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Status Not under consideration
Workspace IBM i
Created by Guest
Created on Feb 21, 2020

file download / upload request via 5250 (using 5250 data stream or a different TCP/IP port)

High level download/upload function synchronously integrated in the 5250 terminal.

Allow for simple interactive file upload / download request using normal terminal 5250 workflow.

i.e. an RPG programmer can request to push an IFS file to a 5250 ACS user seamlessly (i.e. and excel file prepared by the program, csv etc.). The RPG call the function and a dialog is presented to the user using the terminal (save as). Best if the file is streamed via 5250 channel (other TCP/IP ports can be acceptable).

Same for an upload action.
The RPG program send a "request for file" to the terminal, allowing the user to simply send the requested file (i.e. a CSV, flat etc.etc. later to be processed by the program).

Would streamline many many interactions.


Use Case:

High level download/upload function synchronously integrated in the 5250 terminal.

Allow for simple interactive file upload / download request using normal terminal 5250 workflow.

i.e. an RPG programmer can request to push an IFS file to a 5250 ACS user seamlessly (i.e. and excel file prepared by the program, csv etc.). The RPG call the function and a dialog is presented to the user using the terminal (save as). Best if the file is streamed via 5250 channel (other TCP/IP ports can be acceptable).

Same for an upload action.
The RPG program send a "request for file" to the terminal, allowing the user to simply send the requested file (i.e. a CSV, flat etc.etc. later to be processed by the program).

Would streamline many many interactions.


Idea priority Medium
  • Guest
    Dec 16, 2020

    "I guess you misunderstand the poster..."...

    Yes, one thing is payload/file creation (and you can use many tools to do that, ACS among them), the other is the transport, i.e. the upload/download to the user.
    Having the IBMi programmer to push directly the file to the user using the ACS terminal (without other interactions), would streamline many operations, without exposing IFS directly or mail for a simple thing like that, i.e. like a browser do.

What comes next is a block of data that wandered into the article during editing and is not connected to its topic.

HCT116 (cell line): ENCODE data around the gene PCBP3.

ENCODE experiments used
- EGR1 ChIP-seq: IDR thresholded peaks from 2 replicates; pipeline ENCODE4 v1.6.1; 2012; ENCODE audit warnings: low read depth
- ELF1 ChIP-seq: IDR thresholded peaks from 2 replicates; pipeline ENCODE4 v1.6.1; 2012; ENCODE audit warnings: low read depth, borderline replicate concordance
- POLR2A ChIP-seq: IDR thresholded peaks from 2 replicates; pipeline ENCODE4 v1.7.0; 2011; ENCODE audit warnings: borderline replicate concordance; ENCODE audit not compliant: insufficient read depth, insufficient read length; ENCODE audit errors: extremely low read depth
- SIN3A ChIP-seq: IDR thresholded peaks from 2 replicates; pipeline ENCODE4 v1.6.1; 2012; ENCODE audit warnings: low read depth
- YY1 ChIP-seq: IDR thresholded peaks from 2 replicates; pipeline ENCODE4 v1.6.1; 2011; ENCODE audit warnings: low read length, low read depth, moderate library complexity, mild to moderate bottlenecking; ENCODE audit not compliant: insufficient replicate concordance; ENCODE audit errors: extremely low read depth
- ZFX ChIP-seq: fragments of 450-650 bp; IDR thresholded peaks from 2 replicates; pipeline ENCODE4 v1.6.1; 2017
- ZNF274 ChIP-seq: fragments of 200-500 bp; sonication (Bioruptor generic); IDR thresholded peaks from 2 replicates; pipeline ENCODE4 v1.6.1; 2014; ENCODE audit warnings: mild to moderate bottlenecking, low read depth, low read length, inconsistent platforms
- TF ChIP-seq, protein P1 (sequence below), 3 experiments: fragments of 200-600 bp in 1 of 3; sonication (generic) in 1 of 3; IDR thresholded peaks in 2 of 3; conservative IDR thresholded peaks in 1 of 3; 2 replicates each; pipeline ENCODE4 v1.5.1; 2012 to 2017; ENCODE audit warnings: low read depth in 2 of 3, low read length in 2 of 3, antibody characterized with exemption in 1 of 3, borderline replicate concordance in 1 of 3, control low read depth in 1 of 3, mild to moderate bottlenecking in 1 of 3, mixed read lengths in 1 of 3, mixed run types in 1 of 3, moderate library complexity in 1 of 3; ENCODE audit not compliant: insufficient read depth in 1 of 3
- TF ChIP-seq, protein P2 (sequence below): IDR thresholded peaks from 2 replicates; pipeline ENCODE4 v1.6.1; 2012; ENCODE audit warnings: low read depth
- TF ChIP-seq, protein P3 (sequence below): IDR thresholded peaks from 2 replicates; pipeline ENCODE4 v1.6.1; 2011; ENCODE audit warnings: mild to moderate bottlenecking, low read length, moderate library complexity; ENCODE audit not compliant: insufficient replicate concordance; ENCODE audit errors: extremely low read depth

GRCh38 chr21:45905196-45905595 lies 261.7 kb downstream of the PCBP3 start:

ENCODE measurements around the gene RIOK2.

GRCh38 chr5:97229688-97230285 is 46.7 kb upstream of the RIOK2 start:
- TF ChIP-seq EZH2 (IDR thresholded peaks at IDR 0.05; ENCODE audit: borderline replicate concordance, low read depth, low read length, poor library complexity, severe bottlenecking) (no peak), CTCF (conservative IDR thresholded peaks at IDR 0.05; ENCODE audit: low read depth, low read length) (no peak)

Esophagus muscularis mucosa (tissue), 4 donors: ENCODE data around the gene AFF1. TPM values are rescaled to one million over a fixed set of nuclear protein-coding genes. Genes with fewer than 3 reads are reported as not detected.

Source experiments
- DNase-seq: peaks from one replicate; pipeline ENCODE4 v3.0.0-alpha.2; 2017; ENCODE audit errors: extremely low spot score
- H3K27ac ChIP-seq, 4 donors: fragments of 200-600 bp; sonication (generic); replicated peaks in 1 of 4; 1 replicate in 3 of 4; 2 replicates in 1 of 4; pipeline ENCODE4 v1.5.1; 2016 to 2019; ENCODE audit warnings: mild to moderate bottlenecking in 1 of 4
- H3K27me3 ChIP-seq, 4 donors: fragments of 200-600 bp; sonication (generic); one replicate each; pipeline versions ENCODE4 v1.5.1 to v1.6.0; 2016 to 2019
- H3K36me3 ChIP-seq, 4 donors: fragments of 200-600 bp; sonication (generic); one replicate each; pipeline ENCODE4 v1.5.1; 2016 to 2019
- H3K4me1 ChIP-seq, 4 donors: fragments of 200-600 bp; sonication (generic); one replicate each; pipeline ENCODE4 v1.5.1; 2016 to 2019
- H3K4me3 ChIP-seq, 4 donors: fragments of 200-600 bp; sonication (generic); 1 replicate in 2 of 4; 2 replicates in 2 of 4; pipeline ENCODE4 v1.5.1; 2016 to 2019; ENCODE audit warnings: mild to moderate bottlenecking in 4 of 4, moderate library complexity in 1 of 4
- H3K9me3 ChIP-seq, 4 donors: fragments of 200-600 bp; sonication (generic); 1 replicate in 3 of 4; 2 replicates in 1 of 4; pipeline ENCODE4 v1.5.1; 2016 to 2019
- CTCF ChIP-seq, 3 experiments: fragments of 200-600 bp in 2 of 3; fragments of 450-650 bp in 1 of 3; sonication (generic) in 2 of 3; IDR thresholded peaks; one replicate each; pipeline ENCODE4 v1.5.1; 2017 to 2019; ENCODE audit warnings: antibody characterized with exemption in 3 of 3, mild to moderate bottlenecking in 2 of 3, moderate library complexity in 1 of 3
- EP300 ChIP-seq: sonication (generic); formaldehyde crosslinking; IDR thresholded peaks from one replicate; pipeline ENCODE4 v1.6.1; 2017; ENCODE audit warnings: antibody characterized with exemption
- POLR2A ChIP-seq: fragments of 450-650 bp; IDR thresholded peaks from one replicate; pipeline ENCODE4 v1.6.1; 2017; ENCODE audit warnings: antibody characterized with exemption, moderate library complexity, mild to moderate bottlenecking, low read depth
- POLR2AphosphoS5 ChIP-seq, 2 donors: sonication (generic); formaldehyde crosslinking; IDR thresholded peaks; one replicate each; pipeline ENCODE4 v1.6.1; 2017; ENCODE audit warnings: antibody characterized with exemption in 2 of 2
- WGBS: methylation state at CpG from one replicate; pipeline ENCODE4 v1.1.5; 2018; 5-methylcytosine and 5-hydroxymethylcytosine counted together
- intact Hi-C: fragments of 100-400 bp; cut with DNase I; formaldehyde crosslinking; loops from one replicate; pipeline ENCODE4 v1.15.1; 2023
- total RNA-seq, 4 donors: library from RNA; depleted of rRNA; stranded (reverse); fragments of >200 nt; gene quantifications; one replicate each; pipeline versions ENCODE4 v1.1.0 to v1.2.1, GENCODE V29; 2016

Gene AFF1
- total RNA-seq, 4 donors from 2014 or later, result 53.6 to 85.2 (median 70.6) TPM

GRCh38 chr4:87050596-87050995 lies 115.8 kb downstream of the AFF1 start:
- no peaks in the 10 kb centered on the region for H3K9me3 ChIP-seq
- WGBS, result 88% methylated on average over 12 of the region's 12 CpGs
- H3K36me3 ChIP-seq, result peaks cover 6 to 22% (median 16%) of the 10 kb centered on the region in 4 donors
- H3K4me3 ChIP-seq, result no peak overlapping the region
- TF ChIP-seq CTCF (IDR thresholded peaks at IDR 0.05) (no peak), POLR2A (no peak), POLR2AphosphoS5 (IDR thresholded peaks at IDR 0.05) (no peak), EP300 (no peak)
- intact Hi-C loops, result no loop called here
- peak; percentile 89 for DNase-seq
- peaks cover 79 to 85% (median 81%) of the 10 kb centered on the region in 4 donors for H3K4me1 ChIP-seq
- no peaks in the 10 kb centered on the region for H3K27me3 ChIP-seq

• Guest
    Jun 24, 2020

    While IBM Agrees this might be a nice enhancement, its not something that can be delivered in a practical manner. There are many other ways to accomplish this, maybe not a single action, but with a couple of actions.

  • Guest
    Mar 7, 2020

    I guess you misunderstand the poster... he wants that the emulator is performing the file download (just like in a browser you can send a file to the user). You're correct that you can use ACS to generate a file on the IFS, but the user still needs a way to pick it up.

  • Guest
    Feb 22, 2020

    If I've understood your request then I believe you can do this today.

    The ACS client you run on your PC is java based, as such it also runs natively on IBM i

    File transfer in ACS can be scripted or run from a command line .

    So all you need do is create the file transfer definition using ACS on your workstation of choice, copy that and the ACS client to a directory on your IFS and then call it from your RPG program,

    IBM's Scott Forstie and Tim Rowe often demonstrate something similar on there lecture tours. They even show an example where you can soft code the from and to file names so that you can reuse the same file transfer definition with multiple from and to file names.

    All the normal from and to file types, selections and transformation rules still work as it's literally the same ACS code that runs.

    I hope this helps.

    Best wishes,
    Steve Bradshaw
    CEAC Member

  • Guest
    Feb 22, 2020

    If I've understood your request then I believe you can do this today.

    The ACS client you run on your PC is java based, as such it also runs natively on IBM i

    File transfer in ACS can be scripted or run from a command line .

    So all you need do is create the file transfer definition using ACS on your workstation of choice, copy that and the ACS client to a directory on your IFS and then call it from your RPG program,

    IBM's Scott Forstie and Tim Rowe often demonstrate something similar on there lecture tours. They even show an example where you can soft code the from and to file names so that you can reuse the same file transfer definition with multiple from and to file names.

    All the normal from and to file types, selections and transformation rules still work as it's literally the same ACS code that runs.

    I hope this helps.

    Best wishes,
    Steve Bradshaw
    CEAC Member